Why did you choose to attend USD? Is there something unique about the school or the program that drew you to the campus?
I felt as though its focus on public history met my desires. Furthermore, as an undergraduate I attended a university with a large student body, thus USD's small size appealed to me. Once my academic goals changed, USD was able to accommodate them by offering graduate courses not tailored to public history.
How did the master's program prepare you for your Ph.D. program?
The master's program provided a stepping-stone by introducing me to various theoretical frameworks and lenses currently used in the field. It also helped me decide what topics, regions and questions most intrigued me.
"As an undergraduate I attended a university with a large student body, thus USD's small size appealed to me."
Is it true that you were awarded full tuition for your doctoral studies?
I am guaranteed full funding (tuition, fees and cost of living are included) for five years, which is standard for the History Ph.D. Program at Cornell. The first and last years of my study are strictly fellowships, while the middle years are a combination of "free" aid and teaching assistantships. Additional aid is available as needed. Many universities are not able to offer this award, therefore I feel very fortunate for this package.
What are your goals for the future?
My primary goal is to survive the Ithaca winters. My academic goals are no different than others in my position: become a professor and publish books and articles that are somehow relevant. One must be flexible with where they want to go, as the competition for positions has never been higher.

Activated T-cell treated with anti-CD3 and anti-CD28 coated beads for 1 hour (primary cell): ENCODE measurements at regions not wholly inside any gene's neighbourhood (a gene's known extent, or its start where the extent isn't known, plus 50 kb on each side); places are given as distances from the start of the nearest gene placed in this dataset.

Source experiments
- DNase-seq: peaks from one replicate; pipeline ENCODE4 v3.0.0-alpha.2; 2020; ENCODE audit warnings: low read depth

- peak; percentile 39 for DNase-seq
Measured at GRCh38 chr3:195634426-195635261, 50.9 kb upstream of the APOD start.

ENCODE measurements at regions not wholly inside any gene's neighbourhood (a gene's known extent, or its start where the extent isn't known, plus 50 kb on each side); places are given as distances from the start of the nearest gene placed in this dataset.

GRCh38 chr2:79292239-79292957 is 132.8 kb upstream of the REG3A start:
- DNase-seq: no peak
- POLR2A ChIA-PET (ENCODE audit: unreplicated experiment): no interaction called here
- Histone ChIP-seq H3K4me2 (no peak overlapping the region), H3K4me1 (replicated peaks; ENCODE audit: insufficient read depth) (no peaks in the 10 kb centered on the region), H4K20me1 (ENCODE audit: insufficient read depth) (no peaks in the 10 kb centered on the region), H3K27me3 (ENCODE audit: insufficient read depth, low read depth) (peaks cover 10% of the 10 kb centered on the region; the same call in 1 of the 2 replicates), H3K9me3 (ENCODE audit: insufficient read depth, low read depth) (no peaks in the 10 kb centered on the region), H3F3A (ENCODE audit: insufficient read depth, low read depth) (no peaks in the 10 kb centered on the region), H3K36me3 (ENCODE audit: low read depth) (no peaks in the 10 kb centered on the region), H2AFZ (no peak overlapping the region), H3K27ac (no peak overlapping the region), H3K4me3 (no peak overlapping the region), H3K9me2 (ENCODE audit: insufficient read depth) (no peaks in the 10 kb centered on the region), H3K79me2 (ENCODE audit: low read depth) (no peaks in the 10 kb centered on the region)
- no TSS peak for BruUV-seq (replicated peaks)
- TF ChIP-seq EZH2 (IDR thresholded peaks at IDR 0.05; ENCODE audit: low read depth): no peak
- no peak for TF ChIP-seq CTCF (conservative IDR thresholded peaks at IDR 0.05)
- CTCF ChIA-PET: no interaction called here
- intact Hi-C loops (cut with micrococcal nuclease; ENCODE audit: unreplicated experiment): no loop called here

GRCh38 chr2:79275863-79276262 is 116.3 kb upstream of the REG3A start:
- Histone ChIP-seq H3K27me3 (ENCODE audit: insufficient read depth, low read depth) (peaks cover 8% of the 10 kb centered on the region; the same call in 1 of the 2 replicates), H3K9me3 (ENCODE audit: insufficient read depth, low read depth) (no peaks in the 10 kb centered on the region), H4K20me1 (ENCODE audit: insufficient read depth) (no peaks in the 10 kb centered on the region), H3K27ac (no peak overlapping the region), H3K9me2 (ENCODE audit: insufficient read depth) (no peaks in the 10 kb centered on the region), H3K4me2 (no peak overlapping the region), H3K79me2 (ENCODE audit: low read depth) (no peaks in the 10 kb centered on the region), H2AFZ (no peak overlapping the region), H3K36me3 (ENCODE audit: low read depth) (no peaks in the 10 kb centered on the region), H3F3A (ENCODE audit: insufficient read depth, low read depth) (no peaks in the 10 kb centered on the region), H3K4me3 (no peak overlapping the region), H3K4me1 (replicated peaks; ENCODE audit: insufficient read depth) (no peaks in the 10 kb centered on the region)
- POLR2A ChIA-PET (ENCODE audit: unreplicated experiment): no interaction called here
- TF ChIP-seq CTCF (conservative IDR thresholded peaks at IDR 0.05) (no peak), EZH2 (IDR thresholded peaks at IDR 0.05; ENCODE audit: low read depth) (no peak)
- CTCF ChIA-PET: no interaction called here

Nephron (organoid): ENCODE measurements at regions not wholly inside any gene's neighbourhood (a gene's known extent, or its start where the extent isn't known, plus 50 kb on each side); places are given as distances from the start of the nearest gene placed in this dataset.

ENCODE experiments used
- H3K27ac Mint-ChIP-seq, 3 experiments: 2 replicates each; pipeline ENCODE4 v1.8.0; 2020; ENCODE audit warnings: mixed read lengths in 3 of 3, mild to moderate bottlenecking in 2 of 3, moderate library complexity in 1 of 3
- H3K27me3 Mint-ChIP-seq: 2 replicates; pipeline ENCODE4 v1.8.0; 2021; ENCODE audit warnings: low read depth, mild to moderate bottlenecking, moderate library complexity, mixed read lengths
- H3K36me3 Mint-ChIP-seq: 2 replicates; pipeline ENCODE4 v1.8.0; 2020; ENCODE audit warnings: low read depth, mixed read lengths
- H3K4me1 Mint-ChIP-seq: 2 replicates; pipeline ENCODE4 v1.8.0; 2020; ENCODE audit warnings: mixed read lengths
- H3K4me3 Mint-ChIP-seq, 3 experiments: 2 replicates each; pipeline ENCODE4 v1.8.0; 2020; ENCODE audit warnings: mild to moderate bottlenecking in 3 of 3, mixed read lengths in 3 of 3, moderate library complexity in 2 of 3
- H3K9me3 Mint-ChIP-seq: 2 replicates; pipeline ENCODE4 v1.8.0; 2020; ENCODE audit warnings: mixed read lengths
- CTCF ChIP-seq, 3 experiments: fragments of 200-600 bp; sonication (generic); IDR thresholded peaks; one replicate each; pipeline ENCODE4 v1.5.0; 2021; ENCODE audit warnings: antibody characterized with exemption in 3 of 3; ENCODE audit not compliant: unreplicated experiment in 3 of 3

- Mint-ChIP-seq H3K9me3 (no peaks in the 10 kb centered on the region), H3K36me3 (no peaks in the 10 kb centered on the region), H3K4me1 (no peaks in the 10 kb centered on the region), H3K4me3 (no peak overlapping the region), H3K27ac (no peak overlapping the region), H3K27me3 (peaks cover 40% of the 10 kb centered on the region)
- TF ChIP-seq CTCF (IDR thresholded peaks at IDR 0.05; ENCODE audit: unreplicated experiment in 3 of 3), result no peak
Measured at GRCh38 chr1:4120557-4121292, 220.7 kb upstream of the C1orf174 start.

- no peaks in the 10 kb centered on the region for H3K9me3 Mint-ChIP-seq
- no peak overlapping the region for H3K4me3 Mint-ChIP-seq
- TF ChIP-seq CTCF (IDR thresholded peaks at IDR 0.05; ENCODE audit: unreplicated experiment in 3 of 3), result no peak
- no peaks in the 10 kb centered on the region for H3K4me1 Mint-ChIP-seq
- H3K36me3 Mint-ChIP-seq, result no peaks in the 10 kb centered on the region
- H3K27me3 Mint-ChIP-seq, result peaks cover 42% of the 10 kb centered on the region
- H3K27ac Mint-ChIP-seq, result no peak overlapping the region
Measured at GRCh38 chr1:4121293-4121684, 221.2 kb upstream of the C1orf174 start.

"Dr. Michael Gonzalez not only served as my thesis chair, but also challenged and pushed me further, to think in alternative ways and to always search for what is not being explicitly stated."
Which USD faculty have inspired you and how?
At USD I met the professor who has influenced me the most. Dr. Michael Gonzalez not only served as my thesis chair, but also challenged and pushed me further, to think in alternative ways and to always search for what is not being explicitly stated. Also, every professor has in some fashion left an impression on me, as I try to take something from every class.
What advice do you have for undergraduate students who are thinking about graduate school?
My advice is to go beyond what is required. Go to office hours (professors are usually lonely since no one takes advantage of the time) and research topics that might be of special interest. These topics can come from anywhere, not just from class.
- Anne Malinoski '11